Let down by their politicians

That final observation is a telling one and a recurrent theme in commentaries on the Lebanese situation. It seems that, as the presence and pressure of Iran and Syria mounted — along with their support, nurturing and arming of Hezbollah — there was a concomitant outflow of courage and sense of purpose from those whom the Lebanese people had elected to represent and defend them. It is by no means the first time that voters have been let down by their politicians but at least in our kind of democracy it rarely causes such appalling loss of life and destruction to homes and public infrastructure.

There have been no winners in this awful return to violence and death in the Middle East but an awful lot — much too much — of death and destruction and hate and all the other primal results of primal behaviour. It has been ever thus and I am saddened to think that I shall probably never see it otherwise.

Ernest Bevin said in the House of Common is 1945 “There never has been a war yet which, if the facts had been put calmly before the ordinary folk, could not have been prevented … The common man, I think, is the great protection against war.” I agree with Ernest Bevan but the trouble is that, these days — more than half a century after Bevan spoke those words —  the common man is a statistic, not a source of advice. His views are determined by remote control —  where he lives, what he does to earn a living, how much he earns, his marital status and all sorts of other scraps of bloodless data that provide him with a pigeon hole in which to live and work and see out his days. And so it is all around the world, including Lebanon and Israel where the last thing that ordinary people want is death and destruction. They want to get on with their lives with their families and their jobs and their aspirations for their children. They may cast a vote now and then but it never seems to make much difference, chiefly because whoever they vote for becomes a politician — rather than a representative!

I really didn’t need all those words to talk about conflict and brutality and other such unpleasant things when a French novelist and journalist, Alphonse Karr, put it all in one neat sentence:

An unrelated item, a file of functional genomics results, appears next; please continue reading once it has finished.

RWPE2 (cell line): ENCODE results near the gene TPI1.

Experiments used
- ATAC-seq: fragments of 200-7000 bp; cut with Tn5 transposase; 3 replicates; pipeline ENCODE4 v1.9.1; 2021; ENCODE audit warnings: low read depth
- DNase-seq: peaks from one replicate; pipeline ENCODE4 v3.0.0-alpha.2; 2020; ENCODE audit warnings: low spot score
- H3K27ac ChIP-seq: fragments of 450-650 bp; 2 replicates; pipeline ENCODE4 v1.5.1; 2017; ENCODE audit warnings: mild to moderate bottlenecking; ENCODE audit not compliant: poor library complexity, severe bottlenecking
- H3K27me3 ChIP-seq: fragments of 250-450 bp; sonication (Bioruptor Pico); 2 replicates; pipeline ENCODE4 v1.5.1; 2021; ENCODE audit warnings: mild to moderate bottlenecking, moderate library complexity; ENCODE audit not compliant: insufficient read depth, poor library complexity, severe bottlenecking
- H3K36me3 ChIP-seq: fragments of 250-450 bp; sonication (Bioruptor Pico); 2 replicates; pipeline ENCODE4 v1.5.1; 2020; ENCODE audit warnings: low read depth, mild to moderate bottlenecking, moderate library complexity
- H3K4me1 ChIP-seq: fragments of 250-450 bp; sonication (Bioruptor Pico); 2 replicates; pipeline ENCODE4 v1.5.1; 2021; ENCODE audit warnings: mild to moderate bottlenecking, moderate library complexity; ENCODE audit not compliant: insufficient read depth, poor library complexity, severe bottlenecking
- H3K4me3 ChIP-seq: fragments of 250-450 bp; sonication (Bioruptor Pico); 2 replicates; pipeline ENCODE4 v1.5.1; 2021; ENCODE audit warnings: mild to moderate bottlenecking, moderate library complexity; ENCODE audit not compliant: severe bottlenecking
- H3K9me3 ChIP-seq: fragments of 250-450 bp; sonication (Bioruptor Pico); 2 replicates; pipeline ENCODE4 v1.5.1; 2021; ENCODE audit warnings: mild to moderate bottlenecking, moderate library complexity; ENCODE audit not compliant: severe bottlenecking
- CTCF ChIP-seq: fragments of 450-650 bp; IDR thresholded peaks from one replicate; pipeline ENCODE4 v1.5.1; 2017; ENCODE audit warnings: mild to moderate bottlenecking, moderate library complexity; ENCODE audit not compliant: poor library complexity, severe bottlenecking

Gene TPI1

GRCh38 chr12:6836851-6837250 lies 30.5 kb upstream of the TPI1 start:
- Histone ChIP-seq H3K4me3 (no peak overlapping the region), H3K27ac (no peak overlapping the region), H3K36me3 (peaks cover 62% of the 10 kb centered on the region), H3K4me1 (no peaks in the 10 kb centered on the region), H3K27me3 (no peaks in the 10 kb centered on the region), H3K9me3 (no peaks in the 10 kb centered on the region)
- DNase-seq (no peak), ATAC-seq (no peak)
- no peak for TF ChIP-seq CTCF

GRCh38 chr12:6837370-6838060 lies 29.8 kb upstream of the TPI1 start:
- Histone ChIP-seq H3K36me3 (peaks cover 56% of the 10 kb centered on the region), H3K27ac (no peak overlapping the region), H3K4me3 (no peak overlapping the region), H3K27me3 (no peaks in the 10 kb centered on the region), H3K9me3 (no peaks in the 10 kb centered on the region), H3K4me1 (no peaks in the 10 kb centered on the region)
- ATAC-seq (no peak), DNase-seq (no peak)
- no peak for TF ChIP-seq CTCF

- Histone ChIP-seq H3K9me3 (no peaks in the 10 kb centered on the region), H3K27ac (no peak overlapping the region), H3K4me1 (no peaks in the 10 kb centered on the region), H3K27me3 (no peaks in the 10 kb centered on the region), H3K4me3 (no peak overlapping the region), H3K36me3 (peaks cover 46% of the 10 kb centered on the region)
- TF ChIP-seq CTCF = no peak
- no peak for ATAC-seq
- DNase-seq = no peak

Plus ca change, plus c’est la meme chose.
(The more things change, the more they are the same.)

Nick Evers

Ernest Bevin said in the House of Common is 1945 “There never has been a war yet which, if the facts had been put calmly before the ordinary folk, could not have been prevented … The common man, I think, is the great protection against war.” I agree with Ernest Bevan but the trouble is that, these days — more than half a century after Bevan spoke those words —  the common man is a statistic, not a source of advice. His views are determined by remote control —  where he lives, what he does to earn a living, how much he earns, his marital status and all sorts of other scraps of bloodless data that provide him with a pigeon hole in which to live and work and see out his days. And so it is all around the world, including Lebanon and Israel where the last thing that ordinary people want is death and destruction. They want to get on with their lives with their families and their jobs and their aspirations for their children. They may cast a vote now and then but it never seems to make much difference, chiefly because whoever they vote for becomes a politician — rather than a representative!